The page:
For about a decade in the late 90s and early 00s, I lived right next door to the store and my roommate and I jokingly called it our pantry. A nice Korean couple, the Kins, ran it. It was not just a food store but a hub for the neighbourhood. Here's a look back at its early history.


August 2, 1945, Winnipeg Tribune

Young Food Mart opened ca. 1928 as George Lunn Confectionery. After a year or so, Lunn moved on to be a supervisor at one of the several Piggly Wiggly stores that opened in the city.

Lunn was followed by short-term owners J. W. Welby in 1930 and James Allen by 1934.


The Plotkins in costume for a Purim Party, undated
Jewish Heritage Centre of Western Canada


The first long-term owners of the store were Jacob and Bertha Plotkin. Both were Russian Jews who came to Canada in 1907 and 1912, respectively.

From the 1933 to the 1937 street directory, Bertha is listed as the proprietor living at 10 Balmoral Street and Jacob isn't listed at all. This suggests that he worked out of town or travelled. From the 1937 to 1947 directory, he is listed as proprietor.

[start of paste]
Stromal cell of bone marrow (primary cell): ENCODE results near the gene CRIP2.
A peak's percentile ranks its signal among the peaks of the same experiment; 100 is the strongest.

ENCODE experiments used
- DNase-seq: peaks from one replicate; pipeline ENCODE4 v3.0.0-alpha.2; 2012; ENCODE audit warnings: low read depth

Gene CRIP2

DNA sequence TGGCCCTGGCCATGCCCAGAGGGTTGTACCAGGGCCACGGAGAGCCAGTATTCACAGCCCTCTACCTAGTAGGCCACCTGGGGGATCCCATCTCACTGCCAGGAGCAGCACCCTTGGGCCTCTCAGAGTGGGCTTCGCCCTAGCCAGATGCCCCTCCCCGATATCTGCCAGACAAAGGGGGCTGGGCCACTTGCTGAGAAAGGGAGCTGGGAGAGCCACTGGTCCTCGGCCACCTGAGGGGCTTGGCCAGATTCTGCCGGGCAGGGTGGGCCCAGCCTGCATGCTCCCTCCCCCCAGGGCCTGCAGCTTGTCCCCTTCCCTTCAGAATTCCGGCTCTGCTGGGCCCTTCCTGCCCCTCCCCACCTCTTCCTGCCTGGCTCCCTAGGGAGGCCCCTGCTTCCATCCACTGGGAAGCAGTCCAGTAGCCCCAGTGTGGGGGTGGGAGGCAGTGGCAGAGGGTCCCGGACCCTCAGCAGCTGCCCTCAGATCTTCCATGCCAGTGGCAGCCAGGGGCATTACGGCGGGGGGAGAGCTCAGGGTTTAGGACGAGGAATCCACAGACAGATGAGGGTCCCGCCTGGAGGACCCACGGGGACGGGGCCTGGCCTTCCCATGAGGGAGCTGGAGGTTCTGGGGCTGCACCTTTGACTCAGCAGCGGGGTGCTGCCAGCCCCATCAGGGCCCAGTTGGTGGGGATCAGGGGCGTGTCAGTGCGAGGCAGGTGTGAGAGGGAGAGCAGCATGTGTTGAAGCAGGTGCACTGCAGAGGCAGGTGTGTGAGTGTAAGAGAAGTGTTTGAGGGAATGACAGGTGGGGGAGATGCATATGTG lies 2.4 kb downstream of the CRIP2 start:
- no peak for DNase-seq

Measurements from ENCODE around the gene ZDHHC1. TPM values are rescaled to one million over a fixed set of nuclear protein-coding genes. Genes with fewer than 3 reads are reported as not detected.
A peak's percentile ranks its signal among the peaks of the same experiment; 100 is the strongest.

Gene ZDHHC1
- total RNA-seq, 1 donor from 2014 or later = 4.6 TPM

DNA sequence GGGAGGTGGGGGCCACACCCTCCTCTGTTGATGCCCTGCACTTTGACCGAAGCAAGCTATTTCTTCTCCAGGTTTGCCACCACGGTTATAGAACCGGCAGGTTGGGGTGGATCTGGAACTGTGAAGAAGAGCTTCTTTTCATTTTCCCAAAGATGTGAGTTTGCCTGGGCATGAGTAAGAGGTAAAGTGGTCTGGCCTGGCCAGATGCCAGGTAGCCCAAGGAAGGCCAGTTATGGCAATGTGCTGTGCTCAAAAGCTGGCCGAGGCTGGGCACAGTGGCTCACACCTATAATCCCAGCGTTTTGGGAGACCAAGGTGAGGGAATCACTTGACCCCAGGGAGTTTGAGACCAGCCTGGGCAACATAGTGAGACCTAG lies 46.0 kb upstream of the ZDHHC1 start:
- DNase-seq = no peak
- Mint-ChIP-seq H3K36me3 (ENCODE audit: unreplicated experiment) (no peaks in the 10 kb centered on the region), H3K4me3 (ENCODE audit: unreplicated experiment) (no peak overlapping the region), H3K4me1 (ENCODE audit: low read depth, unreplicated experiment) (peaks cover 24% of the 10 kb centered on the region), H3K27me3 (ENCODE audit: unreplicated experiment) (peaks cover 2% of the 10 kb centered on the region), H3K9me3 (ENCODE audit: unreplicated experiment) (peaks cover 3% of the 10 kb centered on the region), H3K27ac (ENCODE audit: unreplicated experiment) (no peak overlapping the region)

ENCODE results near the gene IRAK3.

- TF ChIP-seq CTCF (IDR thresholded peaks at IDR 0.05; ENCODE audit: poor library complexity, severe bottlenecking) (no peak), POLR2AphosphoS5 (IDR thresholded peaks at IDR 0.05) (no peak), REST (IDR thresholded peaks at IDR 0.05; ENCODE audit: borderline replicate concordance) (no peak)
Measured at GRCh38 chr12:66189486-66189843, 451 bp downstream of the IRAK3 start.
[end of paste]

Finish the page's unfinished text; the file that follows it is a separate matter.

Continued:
The Plotkins, who were in their mid-forties when they took over this store, were well-known in Winnipeg's Jewish Community.

Bertha was an active member of Canadian Jewish Congress, Jewish Public Library, Jewish Historical Society and several education-related committees. Jacob was a member of Jewish Congress, Jewish Welfare Fund, Jewish old folks home and on the fundraising committee of Peretz Folk School.

In 1948, the Plotkins took over Judy's Shoppe, a men's and ladies' wear store at 882 Main Street and ran it until their retirement around 1962.


October 9, 1969, Winnipeg Tribune

The couple kept busy with their committee work and Jacob worked the odd shift as a clerk at The Peoples Store owned by Israel Pinczowksi at 852 Main Street.